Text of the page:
Tax on Sanitary Pads !!

Tax on Sanitary Pads !!, Papyrofix
India is a country wherein menstruation is barely expatiated in an open door vicinity. Moreover, herein the internet gave an opportunity to people to voice their opinion for an amelioration in the policy.

A girl begins to menstruate between the age of 8-15 years.In this particular matter a girl cannot make a choice.This natural bio logical process is  a matter of celebration for the entire world in the name of a symbol of fertility and a that of the fact that human race would be continued.

During this particular phase, a women needs to maintain a level of hygiene so that she can go about her daily tasks without any sort of inconvenience.

However, since sanitary pads are taxed in India(between 12-14 percent, varies according to the State), a woman has to pay a price for something over which she doesn't even have a control, something that isn't even chosen by her own will.

The question against this sexist policy of the government is that, when medicines, condoms, water aren't taxed keeping in mind that they do not fall under the category of choices , then why sanitary napkins?

The irony lies in the fact that even after loads of appealing and campaigning (#LahukaLagaan) on social media, we have both nothing in our court but percent.
Objects such as bindi , sindoor , bangles and betel leaves have been put under the no tax outpost.

Makes you go off the wall , right?

But before going berserk, let’s get the facts right!

Your initial thought to this would be as if it's it comes from  an Indian traditional woman's vanity .

But, hold on!

This isn't related to that but the fact that their manufacturing industries have an yearly turn over of less than 20 lakhs which eventually are exempted from GST. In order to save the small scale industries from getting burdened with tax , such a step is taken.

Does it make sense?

It does, right?

The answer to the fact that condoms and salt has been exempted from tax is that  ‘they are essentials'.

Thus,the reason that tax is imposed on nothing else but the sanitary napkin is the government lacking in thinking of sanitary napkin as a necessity and a health concern.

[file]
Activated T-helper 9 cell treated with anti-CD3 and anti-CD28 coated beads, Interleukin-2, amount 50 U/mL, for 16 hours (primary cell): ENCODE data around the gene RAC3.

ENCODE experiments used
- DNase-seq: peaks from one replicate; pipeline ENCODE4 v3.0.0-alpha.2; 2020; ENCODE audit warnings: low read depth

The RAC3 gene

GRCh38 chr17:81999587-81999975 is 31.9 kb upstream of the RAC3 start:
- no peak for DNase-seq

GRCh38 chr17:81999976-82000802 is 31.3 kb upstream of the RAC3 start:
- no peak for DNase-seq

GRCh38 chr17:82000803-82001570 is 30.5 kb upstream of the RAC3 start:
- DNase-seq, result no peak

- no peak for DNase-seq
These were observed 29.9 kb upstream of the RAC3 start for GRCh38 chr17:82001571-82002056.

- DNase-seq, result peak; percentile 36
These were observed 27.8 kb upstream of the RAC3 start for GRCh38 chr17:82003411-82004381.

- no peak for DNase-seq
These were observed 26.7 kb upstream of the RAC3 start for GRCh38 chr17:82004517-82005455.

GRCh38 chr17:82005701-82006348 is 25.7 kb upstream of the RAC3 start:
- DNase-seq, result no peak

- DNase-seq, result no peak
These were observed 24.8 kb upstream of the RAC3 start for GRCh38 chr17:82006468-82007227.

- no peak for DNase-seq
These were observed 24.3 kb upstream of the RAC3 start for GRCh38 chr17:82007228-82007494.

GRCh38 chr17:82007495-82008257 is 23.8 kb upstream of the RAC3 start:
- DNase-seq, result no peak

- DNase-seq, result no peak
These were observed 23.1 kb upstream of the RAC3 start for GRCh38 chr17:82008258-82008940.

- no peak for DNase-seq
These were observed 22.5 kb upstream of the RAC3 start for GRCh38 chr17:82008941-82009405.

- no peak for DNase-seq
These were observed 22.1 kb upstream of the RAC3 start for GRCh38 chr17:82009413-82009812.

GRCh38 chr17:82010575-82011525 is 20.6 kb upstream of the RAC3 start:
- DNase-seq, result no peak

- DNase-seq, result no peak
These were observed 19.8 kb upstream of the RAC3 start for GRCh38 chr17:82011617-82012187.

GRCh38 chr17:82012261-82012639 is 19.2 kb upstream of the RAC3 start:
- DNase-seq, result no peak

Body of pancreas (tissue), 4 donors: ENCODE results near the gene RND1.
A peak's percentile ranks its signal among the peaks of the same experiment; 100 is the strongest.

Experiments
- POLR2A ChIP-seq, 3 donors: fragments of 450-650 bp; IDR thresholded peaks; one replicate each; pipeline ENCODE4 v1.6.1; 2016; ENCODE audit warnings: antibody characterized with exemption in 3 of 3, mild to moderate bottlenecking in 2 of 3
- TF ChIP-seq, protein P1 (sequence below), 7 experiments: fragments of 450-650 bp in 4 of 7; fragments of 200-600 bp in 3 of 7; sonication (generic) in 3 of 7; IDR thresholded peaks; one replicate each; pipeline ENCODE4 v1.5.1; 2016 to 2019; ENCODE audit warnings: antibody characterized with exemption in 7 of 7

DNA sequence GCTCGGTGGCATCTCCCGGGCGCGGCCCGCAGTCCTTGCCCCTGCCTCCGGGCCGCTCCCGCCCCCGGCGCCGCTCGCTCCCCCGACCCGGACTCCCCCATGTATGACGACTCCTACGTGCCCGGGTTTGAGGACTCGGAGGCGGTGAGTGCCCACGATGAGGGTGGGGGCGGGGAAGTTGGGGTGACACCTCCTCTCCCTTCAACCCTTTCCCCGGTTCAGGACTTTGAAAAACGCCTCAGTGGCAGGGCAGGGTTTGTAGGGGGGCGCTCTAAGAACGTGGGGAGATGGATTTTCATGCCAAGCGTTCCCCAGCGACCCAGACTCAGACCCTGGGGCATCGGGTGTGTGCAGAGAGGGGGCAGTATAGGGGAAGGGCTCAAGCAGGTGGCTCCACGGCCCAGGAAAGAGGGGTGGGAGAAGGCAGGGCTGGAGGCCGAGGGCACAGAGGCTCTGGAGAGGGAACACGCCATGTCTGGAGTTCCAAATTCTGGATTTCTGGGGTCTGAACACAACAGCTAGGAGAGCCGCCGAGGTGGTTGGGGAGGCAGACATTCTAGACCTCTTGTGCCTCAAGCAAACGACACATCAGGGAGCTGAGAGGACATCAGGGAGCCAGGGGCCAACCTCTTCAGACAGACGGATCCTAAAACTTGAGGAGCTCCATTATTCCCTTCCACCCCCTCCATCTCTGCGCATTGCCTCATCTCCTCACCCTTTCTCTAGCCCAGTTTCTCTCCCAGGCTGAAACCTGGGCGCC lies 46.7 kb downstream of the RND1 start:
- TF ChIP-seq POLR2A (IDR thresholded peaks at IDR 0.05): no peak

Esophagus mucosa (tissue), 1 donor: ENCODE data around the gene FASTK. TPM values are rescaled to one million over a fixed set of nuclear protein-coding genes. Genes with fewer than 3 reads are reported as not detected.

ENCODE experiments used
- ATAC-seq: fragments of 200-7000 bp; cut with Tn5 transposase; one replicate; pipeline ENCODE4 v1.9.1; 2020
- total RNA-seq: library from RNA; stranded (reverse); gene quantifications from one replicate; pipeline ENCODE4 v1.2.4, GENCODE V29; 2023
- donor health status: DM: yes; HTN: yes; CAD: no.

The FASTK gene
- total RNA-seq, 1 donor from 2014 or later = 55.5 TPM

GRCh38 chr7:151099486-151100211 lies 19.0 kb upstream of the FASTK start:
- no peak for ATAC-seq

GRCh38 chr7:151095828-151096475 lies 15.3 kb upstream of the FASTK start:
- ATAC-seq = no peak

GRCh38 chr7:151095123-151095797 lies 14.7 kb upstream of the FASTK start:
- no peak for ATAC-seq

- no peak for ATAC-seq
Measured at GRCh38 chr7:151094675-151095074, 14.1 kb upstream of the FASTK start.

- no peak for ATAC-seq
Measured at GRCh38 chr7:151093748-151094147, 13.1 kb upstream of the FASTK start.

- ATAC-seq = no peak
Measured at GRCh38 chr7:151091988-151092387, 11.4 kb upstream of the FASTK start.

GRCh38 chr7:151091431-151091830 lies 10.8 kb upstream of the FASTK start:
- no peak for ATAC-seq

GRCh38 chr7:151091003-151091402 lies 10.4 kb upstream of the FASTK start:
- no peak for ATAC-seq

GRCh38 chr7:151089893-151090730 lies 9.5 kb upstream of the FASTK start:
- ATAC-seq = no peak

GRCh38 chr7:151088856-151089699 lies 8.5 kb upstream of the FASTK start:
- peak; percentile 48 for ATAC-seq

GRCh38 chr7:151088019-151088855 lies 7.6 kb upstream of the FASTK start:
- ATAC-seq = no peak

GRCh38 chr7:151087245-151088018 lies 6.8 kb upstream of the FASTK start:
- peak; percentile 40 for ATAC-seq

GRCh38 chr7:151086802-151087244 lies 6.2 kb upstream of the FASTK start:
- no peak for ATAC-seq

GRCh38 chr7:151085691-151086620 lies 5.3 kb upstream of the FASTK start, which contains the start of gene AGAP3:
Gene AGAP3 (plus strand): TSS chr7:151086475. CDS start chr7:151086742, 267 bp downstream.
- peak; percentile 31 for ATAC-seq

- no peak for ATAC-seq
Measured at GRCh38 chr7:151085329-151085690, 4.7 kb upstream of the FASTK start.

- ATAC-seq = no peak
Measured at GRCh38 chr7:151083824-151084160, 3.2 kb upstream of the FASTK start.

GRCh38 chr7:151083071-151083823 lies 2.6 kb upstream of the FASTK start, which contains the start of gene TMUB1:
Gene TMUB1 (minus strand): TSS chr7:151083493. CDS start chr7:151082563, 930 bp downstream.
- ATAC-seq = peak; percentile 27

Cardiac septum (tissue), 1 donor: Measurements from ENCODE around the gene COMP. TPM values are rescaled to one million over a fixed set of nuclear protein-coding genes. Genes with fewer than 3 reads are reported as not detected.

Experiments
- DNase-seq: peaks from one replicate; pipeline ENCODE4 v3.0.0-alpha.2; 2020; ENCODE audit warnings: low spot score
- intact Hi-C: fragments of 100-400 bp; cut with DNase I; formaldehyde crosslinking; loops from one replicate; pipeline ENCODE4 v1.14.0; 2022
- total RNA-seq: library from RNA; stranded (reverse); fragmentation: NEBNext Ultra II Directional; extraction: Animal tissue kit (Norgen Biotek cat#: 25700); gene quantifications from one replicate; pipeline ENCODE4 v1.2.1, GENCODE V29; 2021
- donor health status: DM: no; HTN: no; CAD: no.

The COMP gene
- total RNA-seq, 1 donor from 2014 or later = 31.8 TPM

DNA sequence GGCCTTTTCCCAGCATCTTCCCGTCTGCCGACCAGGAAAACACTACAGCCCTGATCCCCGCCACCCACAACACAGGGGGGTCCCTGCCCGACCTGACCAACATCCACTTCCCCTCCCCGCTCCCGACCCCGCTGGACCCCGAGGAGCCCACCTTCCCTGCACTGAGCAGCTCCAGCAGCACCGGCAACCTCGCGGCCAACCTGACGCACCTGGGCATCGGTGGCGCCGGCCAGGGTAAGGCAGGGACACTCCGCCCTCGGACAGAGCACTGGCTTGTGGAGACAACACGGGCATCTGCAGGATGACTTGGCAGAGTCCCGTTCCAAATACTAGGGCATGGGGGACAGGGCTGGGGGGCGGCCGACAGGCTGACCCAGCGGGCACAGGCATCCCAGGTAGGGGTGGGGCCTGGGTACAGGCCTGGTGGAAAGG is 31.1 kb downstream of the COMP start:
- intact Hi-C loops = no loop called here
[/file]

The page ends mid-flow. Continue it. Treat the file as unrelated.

Notwithstanding government’s decision to tax sanitary pads , it shouldn’t be taken into heed that even the government has put it’s foot forward in making sanitary napkins available and affordable enough in rural areas or the countryside.

To begin with,a 150 crore scheme was initiated by the health and the Family Welfare ministry so as to make sanitary pads easily accessible to young girls in rural places.

Thus, cost isn’t the issue.The main drawback here in is the lack of vigilance.

Leave the government, the situation is such that even the women in India are of the opinion that sanitary pads are luxurious items.

85 percent above of the menstruating women India, fall short of having an access to the usage of sanitary pads .For the rest of them , who still do have an access , sanitary pads are thought to be luxurious because it has tax imposed on it.Be it the bodily discomfort she goes through or the social stigma attached to this process, it has become very difficult for a woman to come up on such issues.Bleeding isn't luxurious, is it?

The notion that sanitary pads are an urban requirement should be banned so that none of the women in this country has  to be acquainted with a  'jugaad' during that monthly phase of hers.

It is something which , apart from being unhygienic and unhealthy , is malignant.
Not to lose hope after the GST call , we all definitely should forge ahead the drive.

Going along with the accomplishment tales across the globe, Ireland, United Kingdom, Canada and many states of the  United States of America have come up putting a halt to such a taxation.

Since, Kenya was the one to take a lead in this , we can’t actually make an excuse on the very take of development.

Therefore, a spread of vigilance is what is required in this particular matter about women who go through immense discomfort plus that they are being charged for something that isn’t even their fault.

For Papyrofix;
BY: Amisha Nanda

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